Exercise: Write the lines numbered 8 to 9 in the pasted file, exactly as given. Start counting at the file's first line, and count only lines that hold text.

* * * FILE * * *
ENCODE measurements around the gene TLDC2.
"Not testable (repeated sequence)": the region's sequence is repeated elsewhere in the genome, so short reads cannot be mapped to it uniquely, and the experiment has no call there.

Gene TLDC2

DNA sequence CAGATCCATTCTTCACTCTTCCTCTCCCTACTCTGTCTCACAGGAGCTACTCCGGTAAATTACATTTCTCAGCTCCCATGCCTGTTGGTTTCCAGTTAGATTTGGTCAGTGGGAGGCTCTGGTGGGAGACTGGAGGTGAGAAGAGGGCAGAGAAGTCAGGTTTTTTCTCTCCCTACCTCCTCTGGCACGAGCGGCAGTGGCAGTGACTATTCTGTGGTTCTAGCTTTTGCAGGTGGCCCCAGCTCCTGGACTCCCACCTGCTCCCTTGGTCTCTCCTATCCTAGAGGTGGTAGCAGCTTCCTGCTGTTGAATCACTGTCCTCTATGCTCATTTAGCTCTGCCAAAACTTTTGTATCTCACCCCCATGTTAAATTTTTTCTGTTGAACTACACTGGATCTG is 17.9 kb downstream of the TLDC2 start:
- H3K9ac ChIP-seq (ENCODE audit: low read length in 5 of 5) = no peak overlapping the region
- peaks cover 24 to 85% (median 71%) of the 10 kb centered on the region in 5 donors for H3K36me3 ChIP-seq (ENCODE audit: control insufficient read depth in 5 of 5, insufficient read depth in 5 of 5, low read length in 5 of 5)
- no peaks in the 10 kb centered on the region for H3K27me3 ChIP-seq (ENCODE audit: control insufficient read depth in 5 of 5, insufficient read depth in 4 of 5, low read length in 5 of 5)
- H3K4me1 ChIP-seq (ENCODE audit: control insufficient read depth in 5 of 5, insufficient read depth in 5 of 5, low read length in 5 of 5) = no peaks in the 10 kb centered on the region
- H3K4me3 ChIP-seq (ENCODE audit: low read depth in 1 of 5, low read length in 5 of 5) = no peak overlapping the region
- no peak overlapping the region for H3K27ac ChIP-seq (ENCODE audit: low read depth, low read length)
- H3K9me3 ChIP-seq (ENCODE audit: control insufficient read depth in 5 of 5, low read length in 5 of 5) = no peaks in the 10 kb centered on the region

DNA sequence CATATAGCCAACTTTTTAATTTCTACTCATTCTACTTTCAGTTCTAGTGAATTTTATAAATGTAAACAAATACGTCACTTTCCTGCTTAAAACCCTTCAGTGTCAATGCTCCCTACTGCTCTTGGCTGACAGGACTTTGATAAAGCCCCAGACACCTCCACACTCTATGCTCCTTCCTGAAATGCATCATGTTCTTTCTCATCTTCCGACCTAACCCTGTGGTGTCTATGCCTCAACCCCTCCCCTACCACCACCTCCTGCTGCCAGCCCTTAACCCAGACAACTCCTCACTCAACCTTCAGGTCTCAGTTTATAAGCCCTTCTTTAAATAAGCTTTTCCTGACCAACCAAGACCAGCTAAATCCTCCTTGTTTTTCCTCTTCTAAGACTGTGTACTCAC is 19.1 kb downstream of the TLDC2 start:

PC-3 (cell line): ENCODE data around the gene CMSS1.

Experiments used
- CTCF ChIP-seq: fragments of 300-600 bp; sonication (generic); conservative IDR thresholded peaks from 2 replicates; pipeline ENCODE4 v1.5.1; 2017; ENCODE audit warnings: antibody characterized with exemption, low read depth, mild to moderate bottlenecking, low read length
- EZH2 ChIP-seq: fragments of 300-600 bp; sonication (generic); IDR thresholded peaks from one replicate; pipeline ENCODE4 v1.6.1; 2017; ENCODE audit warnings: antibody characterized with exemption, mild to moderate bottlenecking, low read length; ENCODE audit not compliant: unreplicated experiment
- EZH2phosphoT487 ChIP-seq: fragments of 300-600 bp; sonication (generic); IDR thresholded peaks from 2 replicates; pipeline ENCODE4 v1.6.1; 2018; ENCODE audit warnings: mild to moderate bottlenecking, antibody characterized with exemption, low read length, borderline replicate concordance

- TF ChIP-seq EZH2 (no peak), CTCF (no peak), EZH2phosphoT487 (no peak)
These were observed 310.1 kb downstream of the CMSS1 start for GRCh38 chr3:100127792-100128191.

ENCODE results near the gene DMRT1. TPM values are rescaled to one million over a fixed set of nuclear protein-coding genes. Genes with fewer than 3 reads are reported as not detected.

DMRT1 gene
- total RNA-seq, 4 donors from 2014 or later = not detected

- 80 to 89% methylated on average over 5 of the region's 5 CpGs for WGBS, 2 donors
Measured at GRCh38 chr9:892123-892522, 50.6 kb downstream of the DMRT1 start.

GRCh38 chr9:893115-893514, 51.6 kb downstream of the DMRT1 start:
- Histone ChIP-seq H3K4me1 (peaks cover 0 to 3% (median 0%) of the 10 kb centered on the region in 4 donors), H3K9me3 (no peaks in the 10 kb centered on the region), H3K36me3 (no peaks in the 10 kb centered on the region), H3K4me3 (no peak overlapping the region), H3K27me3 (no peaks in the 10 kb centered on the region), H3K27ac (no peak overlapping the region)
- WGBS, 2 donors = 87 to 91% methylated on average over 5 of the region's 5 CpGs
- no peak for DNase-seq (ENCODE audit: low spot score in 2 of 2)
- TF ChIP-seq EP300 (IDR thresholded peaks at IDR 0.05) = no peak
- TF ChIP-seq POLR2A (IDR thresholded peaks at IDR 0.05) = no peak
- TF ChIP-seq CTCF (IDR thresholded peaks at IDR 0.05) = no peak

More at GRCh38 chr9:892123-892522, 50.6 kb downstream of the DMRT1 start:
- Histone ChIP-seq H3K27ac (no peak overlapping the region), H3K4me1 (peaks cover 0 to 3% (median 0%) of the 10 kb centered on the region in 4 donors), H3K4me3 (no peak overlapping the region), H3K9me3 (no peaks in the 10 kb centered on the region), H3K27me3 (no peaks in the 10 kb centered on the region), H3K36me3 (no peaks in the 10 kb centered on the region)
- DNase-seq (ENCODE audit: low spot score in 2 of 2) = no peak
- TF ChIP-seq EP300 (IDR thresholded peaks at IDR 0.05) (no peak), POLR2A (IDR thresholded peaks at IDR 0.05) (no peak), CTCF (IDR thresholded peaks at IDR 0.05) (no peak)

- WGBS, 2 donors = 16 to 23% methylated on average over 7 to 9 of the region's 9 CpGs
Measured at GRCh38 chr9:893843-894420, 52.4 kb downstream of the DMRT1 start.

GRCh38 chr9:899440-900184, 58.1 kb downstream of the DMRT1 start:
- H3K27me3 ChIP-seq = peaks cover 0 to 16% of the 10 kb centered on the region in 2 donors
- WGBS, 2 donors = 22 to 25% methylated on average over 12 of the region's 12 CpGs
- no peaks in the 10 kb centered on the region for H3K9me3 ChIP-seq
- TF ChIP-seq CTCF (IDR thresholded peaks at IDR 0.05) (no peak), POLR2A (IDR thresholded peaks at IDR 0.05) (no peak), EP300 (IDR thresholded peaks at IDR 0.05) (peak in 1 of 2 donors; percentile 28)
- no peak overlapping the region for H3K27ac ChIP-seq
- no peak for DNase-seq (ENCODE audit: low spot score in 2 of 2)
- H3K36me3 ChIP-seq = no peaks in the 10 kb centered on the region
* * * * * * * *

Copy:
- H3K4me1 ChIP-seq (ENCODE audit: control insufficient read depth in 5 of 5, insufficient read depth in 5 of 5, low read length in 5 of 5) = no peaks in the 10 kb centered on the region
- H3K4me3 ChIP-seq (ENCODE audit: low read depth in 1 of 5, low read length in 5 of 5) = no peak overlapping the region